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Commonwealth of Massachusetts

NO. BD-2005-093


S.J.C. Order Accepting Resignation as a Disciplinary Sanction entered by Justice Greaney on December 5, 2005, with an effective date of January 6, 2006.1


Disciplinary charges were brought against the respondent following a Superior Court judgment and findings that the respondent had submitted false evidence to the court. Bar Counsel’s motion that she be precluded from denying the charges on the basis of issue preclusion (“collateral estoppel”) was allowed. Thereafter, the respondent submitted an affidavit of resignation, and her resignation was accepted as a disciplinary sanction.

In 1992, the respondent was retained to present serious medical malpractice claims (failure to diagnose breast cancer) on behalf of a woman and members of her family. With her clients’ consent, she associated Attorney M, a more experienced attorney, to act as co-counsel. Both attorneys signed a contingent fee agreement with the clients. They orally agreed that they would divide the fees evenly.

By February, 1999, dissension had arisen between the respondent and Attorney M. The respondent asserted that Attorney M had misrepresented his experience, that he had not worked diligently, and that his work had been unsatisfactory; she asked him to withdraw. Attorney M did not withdraw: he continued to work with the respondent through at least September, 1999. On September 30, he and the respondent both signed a letter to a prospective expert witness.

Between March, 1999, and October, 1999, the respondent engaged in settlement negotiations. In August, without notifying Attorney M, she agreed to arbitration. On October 15, 1999, she agreed to settle the case for $500,000. When Attorney M learned of the settlement, he filed a motion to intervene to establish an attorney’s lien. The respondent asserted that Attorney M had not performed the services that he had agreed to perform and that he was not entitled to any portion of the fee.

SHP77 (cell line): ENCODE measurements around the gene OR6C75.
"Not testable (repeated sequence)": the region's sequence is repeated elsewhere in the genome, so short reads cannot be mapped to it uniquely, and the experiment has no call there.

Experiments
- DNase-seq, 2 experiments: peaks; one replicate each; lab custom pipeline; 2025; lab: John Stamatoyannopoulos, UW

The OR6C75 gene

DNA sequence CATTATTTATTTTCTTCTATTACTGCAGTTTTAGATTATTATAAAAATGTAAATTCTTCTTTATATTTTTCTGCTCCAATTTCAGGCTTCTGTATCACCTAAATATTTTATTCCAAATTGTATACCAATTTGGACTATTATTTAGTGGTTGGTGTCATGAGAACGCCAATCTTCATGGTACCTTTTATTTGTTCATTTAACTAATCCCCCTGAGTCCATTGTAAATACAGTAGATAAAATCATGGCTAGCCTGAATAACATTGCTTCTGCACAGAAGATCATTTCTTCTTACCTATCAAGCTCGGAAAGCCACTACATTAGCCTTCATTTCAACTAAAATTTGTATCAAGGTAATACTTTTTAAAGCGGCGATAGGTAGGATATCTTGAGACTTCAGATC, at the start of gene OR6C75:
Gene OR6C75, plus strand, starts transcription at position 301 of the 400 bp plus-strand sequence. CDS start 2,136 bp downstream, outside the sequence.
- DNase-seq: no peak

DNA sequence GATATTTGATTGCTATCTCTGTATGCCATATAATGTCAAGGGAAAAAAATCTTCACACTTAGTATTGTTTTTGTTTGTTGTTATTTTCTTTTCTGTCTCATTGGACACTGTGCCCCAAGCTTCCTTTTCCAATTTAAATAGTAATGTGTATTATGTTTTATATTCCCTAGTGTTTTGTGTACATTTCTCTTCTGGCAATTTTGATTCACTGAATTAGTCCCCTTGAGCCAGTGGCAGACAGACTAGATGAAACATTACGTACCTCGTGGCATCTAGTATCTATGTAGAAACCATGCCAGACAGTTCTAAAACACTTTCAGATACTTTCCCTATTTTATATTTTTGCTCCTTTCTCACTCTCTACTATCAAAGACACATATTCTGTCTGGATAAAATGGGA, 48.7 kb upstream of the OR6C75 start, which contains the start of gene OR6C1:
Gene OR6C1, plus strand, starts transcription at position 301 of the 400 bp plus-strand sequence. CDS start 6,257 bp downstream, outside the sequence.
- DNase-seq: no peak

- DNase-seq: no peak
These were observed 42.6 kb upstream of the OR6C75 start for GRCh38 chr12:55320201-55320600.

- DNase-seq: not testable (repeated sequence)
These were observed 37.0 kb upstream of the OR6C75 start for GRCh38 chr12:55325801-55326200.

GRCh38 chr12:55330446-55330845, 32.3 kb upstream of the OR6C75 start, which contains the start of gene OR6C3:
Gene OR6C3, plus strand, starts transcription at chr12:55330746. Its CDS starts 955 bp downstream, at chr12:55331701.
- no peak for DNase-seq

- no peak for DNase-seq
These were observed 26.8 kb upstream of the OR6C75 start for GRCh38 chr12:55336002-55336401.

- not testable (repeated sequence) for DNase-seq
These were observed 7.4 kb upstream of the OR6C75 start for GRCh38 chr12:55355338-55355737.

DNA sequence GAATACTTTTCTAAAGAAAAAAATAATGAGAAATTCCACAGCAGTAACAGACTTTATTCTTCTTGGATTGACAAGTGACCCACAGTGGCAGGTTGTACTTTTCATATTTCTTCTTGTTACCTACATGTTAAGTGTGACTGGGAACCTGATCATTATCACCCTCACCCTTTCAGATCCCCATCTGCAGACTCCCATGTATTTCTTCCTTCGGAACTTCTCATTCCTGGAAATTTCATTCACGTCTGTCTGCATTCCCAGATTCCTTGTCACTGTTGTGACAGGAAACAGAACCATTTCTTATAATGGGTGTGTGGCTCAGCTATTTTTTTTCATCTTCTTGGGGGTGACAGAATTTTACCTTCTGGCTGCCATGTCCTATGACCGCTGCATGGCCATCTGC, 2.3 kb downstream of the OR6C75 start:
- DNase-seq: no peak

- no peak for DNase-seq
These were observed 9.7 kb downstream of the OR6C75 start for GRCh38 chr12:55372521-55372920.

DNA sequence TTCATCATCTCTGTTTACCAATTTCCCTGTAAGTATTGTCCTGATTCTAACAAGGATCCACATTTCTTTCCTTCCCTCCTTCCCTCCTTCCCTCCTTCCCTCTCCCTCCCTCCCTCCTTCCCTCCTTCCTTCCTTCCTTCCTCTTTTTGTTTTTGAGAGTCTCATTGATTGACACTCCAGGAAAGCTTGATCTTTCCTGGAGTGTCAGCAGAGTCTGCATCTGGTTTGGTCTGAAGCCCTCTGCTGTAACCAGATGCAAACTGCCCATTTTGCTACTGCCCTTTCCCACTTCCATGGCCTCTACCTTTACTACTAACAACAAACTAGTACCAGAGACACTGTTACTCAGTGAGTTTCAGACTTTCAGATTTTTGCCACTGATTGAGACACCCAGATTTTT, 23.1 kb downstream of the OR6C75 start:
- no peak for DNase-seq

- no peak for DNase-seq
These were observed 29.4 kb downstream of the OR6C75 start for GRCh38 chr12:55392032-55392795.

At the hearing on Attorney M’s motion to establish the lien, the respondent offered in evidence a revised contingent fee agreement. This agreement, which was signed only by the respondent and the clients and did not include Attorney M, bore a hand-written date of February 23, 1999. There was no dispute that this date was in the respondent’s writing.

The respondent testified, in substance, that the clients had decided to discharge Attorney M in February, 1999, and that they had signed the revised fee agreement at that time. The judge did not believe her testimony. He found, on the basis of testimony from a document examiner and other evidence, that the fee agreement was actually signed on or about October 26, 1999, after the settlement offer had been accepted, and that the respondent placed the false date on it thereafter. He awarded 50% of the contingent fee to Attorney M. The respondent did not appeal this award.

In addition, the judge entered judgment against the respondent pursuant to G.L. c. 231, § 6F, and ordered her to pay Attorney M’s attorneys’ fees and costs. The respondent appealed from the judgment awarding fees and costs, and it was affirmed by a justice of the Appeals Court.

The respondent’s use of an altered document and her false testimony constituted making a false statement to a tribunal and offering evidence that she knew to be false in violation of Mass. R. Prof. C. 3.3(a)(1) and (4), and dishonesty, fraud, deceit, and misrepresentation in violation of Mass. R. Prof. C. 8.4(c).

1 The complete Order of the Court is available by contacting the Clerk of the Supreme Judicial Court for Suffolk County. 2 Compiled by the Board of Bar Overseers based on the on the record submitted to the Supreme Judicial Court.

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